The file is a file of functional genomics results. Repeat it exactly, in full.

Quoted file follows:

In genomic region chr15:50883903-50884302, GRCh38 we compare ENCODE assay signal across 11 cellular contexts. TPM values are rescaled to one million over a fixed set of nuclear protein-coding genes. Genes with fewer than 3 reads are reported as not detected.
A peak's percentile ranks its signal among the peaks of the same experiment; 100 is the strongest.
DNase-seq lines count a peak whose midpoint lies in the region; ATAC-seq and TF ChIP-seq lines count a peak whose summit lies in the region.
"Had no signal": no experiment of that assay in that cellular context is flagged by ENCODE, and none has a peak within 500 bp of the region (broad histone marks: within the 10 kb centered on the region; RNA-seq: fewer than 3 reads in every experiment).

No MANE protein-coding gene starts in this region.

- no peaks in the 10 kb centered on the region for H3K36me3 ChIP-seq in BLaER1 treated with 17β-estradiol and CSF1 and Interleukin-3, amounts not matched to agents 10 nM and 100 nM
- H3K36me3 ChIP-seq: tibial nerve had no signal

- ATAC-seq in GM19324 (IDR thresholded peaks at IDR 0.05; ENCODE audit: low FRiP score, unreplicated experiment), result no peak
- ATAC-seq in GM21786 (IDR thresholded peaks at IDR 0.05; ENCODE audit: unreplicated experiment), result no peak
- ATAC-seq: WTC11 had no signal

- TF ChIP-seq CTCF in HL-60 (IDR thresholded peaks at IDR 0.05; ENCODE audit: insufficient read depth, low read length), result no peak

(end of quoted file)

In genomic region chr15:50883903-50884302, GRCh38 we compare ENCODE assay signal across 11 cellular contexts. TPM values are rescaled to one million over a fixed set of nuclear protein-coding genes. Genes with fewer than 3 reads are reported as not detected.
A peak's percentile ranks its signal among the peaks of the same experiment; 100 is the strongest.
DNase-seq lines count a peak whose midpoint lies in the region; ATAC-seq and TF ChIP-seq lines count a peak whose summit lies in the region.
"Had no signal": no experiment of that assay in that cellular context is flagged by ENCODE, and none has a peak within 500 bp of the region (broad histone marks: within the 10 kb centered on the region; RNA-seq: fewer than 3 reads in every experiment).

No MANE protein-coding gene starts in this region.

- no peaks in the 10 kb centered on the region for H3K36me3 ChIP-seq in BLaER1 treated with 17β-estradiol and CSF1 and Interleukin-3, amounts not matched to agents 10 nM and 100 nM
- H3K36me3 ChIP-seq: tibial nerve had no signal

- ATAC-seq in GM19324 (IDR thresholded peaks at IDR 0.05; ENCODE audit: low FRiP score, unreplicated experiment), result no peak
- ATAC-seq in GM21786 (IDR thresholded peaks at IDR 0.05; ENCODE audit: unreplicated experiment), result no peak
- ATAC-seq: WTC11 had no signal

- TF ChIP-seq CTCF in HL-60 (IDR thresholded peaks at IDR 0.05; ENCODE audit: insufficient read depth, low read length), result no peak